DEP has provided $13 million in funding to support efforts to battle impacts of red tide and blue-green algae in the following counties: More than $3.3 million for Pinellas County;$750,000 for Manatee County;More than $190,000 for Collier County;Nearly $1.5 million for Sarasota County;More than $330,000 or Charlotte County;More than $5 million for Lee County; and$700,000 for Martin County. DEP continues to perform enhanced water testing, beach cleanup and public outreach, as well as the deployment of additional biologists to assist communities dealing with naturally occurring red tide.
HEALTH AND SAFETY
Florida’s County Health Departments have taken the following actions: DOH-Lee has posted and is maintaining red tide signs at more than 180 beach access points along the Lee County coastline. The red tide signs provide details on respiratory issues, health precautions, and resources for FWC, Mote Marine Laboratory and current beach conditions. Environmental staff and County Health Department (CHD) leadership are in contact with city and county leadership, as well as local partners, in order to coordinate efforts and messaging. A press release detailing the effects of red tide and resources for mediation was sent out to local media partners. Additional resources, like website materials, social media posts, etc., have been shared with local partners for their use and distribution to their partners. More substantial red tide signs were purchased in August and staff replaced the damaged/missing signs along the beach access points, as well as added additional signs at popular fishing sites and boat ramps. More than 300 total signs have been posted in Lee County.DOH-Manatee has hosted a discussion with community partners to understand current roles and share resources. The CHD has a distribution list setup to share information quickly with key personnel. They are also helping to coordinate discussions to help our partners meet on a periodic basis.DOH-Sarasota leadership and environmental staff have been in contact with city and county government and Visit Sarasota in order to coordinate messaging and provide template signage, website links, and creative materials. The CHD has also worked with the county in order to post signs at every beach, provided rack cards to the county and Mote for distribution. DOH-Charlotte has posted signage along the beaches to advise visitors and tourists about the water conditions. The CHD has performed outreach to their community partners, as well as local government, to share informational resources, creative materials and public health messaging. They also are coordinating efforts and assisting their sister agencies, as needed.DOH-Pinellas is currently working with the county government to update a red tide webpage that provides public health and safety information. Environmental staff are in constant communication with central office subject matter experts to discuss outreach and other best practices, should they be needed.DOH-Hillsborough is working with their community and county officials to finalize a joint information system, and continues to monitor the situation.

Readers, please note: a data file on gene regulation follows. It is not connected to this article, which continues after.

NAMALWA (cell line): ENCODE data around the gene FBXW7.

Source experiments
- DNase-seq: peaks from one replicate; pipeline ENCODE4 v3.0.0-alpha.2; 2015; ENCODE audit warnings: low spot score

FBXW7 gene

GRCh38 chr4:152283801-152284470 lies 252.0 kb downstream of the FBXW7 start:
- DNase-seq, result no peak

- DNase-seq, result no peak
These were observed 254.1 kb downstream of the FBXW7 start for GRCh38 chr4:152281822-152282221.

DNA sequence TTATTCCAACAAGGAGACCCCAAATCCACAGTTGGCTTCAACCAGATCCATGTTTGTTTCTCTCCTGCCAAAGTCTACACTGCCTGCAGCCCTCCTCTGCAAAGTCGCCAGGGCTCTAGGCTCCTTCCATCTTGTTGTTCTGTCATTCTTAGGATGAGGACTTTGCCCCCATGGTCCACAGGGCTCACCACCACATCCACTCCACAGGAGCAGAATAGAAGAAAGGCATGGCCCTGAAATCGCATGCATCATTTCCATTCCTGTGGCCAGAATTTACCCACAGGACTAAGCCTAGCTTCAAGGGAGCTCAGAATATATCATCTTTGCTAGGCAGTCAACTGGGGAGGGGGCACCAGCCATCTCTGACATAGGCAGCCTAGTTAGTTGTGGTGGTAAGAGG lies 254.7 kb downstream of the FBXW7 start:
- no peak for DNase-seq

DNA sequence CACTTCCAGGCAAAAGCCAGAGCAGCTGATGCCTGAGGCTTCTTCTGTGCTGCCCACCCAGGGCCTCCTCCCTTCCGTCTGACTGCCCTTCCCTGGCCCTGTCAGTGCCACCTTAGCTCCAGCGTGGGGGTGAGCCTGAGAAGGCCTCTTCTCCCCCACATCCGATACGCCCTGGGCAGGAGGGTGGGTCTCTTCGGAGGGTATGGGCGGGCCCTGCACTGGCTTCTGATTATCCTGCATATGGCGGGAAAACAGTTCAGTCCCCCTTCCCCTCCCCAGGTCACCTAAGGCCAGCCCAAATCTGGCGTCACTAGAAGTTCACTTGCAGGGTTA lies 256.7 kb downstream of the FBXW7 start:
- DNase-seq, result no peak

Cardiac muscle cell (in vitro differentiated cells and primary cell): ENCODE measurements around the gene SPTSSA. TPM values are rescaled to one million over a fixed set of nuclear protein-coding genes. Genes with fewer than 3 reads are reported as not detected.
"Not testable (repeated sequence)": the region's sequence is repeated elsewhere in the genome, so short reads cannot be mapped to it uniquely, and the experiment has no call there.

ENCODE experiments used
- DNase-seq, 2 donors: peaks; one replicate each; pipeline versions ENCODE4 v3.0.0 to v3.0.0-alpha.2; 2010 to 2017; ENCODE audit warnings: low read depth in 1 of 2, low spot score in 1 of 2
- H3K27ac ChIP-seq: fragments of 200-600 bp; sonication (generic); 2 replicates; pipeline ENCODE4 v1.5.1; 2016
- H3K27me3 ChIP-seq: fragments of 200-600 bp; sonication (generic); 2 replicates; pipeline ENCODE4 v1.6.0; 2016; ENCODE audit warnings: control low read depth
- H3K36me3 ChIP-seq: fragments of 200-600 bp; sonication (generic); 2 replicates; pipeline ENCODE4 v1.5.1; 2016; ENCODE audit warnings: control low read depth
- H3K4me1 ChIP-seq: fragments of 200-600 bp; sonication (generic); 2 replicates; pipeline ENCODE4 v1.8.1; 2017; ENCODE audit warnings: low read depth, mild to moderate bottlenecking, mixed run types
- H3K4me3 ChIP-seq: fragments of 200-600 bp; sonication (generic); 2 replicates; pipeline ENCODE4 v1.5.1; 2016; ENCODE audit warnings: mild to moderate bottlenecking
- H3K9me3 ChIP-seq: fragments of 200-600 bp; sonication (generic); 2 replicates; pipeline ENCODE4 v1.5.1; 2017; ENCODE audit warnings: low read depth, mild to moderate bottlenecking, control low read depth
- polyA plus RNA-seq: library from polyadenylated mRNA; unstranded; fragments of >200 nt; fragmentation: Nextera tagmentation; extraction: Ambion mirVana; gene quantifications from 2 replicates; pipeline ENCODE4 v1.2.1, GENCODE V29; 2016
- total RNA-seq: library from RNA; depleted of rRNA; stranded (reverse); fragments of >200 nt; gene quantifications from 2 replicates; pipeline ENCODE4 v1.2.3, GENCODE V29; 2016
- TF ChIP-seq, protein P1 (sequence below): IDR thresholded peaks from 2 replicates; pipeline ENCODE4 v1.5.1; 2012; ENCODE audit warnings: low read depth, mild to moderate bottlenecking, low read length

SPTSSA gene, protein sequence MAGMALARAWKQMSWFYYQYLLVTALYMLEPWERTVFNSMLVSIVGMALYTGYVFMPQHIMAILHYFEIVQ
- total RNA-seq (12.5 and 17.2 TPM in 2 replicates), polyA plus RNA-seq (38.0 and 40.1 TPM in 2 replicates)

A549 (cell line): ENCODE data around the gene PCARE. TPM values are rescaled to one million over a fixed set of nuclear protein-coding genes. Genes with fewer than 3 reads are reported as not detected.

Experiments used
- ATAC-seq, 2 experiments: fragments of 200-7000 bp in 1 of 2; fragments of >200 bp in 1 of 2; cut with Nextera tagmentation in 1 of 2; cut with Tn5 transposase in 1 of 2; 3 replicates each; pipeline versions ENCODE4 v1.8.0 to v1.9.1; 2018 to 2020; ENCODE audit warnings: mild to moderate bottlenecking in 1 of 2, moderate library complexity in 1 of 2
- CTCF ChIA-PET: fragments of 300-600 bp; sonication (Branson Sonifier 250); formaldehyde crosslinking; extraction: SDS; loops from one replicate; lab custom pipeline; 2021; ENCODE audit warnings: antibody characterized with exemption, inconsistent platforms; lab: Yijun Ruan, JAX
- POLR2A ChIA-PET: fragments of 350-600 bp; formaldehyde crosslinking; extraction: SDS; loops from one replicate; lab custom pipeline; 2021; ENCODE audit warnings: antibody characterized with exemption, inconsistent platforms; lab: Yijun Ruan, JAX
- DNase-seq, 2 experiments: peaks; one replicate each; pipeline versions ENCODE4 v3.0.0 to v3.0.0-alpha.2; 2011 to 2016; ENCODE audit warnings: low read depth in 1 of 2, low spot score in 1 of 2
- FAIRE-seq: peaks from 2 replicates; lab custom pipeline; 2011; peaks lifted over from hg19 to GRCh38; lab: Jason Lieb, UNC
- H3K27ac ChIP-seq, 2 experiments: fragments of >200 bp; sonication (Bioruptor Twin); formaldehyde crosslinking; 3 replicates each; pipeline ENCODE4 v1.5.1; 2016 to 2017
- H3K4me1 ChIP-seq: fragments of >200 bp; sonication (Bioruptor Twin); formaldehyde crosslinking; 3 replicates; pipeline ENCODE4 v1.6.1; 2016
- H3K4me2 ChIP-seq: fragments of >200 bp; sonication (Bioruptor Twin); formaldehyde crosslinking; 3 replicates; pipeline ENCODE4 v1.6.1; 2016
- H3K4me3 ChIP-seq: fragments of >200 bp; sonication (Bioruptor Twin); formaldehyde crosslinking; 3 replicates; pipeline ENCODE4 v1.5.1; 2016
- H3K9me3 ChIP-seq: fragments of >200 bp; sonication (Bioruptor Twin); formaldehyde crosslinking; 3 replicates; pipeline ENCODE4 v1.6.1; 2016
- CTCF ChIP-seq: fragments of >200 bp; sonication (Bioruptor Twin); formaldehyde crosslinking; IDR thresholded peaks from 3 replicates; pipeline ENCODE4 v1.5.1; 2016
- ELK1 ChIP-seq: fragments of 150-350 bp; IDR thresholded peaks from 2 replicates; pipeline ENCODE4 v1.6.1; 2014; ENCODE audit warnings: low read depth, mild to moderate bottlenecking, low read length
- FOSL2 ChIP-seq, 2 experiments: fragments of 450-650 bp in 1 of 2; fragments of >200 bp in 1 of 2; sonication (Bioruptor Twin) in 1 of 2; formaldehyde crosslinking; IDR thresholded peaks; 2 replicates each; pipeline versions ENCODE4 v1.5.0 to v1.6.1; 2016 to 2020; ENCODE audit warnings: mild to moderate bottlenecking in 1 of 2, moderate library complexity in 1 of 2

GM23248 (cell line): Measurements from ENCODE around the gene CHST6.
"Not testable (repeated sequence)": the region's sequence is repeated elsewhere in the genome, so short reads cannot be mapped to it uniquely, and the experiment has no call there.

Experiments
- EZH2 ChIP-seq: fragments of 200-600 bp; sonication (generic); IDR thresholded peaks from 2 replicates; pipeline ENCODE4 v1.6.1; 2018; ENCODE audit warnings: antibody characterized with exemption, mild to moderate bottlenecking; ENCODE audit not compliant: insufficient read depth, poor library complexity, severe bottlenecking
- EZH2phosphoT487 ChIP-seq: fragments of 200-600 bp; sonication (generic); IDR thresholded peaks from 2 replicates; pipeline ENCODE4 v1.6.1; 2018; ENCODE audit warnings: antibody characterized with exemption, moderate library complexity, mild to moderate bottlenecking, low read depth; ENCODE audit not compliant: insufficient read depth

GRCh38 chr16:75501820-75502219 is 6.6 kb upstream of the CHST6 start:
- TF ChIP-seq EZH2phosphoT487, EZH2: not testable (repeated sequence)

BUSINESS AND INDUSTRY
At the direction of Governor Scott, VISIT FLORIDA began developing a marketing campaign to assist Southwest Florida communities that will start following this year’s red tide blooms.VISIT FLORIDA created a $500,000 Tourism Recovery Grant Program for Red Tide to assist local tourism development boards in counties affected by the naturally-occurring red tide. VISIT FLORIDA launched a Red Tide Recovery Marketing Program offering six months complimentary VISIT FLORIDA marketing partnership, which includes an enhanced web listing on VISITFLORIDA.com, public relations and social media resources and the opportunity to have a presence in the official Florida Welcome Centers with brochure distribution, lobby booth displays and showcase participation.The Department of Economic Opportunity (DEO) has activated the Small Business Emergency Bridge Loan Program to provide short-term, interest free loans to affected businesses. DEO continues to encourage impacted businesses to submit a business damage assessment survey at http://www.FloridaDisaster.biz. Surveys help DEO and their partners determine additional resources that may be made available to help the business community recover.Following requests by Governor Rick Scott, the U.S. Small Business Administration (SBA) issued a disaster declaration on red tide. Please find the announcement from the SBA on red tide HERE.